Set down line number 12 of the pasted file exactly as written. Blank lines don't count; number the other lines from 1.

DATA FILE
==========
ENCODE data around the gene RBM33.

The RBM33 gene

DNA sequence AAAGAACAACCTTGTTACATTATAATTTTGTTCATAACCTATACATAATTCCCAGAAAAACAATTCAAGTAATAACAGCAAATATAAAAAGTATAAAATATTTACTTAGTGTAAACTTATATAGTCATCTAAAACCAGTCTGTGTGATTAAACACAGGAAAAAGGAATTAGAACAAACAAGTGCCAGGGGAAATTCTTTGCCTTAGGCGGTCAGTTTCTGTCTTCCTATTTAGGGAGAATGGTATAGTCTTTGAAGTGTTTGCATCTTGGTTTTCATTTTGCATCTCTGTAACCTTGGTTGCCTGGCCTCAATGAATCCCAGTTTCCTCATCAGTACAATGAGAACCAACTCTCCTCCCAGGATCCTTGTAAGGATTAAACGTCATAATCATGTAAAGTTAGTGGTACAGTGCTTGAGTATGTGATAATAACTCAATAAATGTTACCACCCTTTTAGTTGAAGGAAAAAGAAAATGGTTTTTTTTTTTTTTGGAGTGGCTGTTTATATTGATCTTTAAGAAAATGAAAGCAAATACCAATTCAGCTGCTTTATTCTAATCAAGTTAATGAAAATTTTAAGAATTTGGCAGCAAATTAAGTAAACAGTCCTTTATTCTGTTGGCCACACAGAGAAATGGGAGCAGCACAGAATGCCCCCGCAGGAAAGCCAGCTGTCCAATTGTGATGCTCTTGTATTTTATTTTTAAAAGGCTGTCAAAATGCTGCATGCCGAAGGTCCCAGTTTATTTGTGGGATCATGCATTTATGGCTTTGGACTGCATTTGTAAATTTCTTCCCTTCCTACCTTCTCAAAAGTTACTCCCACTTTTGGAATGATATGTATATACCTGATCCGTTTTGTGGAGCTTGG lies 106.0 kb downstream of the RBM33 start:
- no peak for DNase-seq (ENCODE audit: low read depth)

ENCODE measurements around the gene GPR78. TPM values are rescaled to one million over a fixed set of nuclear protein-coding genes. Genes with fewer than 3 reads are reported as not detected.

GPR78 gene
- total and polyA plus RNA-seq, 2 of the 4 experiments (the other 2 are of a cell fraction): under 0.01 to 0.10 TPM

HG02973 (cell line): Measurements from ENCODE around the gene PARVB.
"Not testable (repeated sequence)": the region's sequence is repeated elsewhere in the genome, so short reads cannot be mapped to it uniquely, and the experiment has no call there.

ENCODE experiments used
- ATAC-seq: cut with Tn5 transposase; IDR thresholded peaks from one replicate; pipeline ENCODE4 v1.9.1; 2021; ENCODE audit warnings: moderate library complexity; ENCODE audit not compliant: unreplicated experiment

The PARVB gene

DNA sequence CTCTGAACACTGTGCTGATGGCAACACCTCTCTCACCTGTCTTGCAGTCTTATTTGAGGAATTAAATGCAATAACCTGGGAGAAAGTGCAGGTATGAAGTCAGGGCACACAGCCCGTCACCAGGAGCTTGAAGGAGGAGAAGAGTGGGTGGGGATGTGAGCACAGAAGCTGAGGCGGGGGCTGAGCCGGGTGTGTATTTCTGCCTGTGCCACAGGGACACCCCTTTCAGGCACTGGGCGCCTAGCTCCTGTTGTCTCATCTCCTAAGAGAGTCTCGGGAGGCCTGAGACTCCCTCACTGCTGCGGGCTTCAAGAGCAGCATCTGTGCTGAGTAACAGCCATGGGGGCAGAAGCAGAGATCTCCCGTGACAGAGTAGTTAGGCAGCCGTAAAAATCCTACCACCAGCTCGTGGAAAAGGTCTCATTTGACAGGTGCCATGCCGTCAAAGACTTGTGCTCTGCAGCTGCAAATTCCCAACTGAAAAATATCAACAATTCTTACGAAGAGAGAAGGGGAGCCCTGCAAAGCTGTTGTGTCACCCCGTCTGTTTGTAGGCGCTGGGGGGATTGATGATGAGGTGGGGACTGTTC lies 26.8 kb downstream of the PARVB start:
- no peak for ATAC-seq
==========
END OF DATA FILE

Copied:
The PARVB gene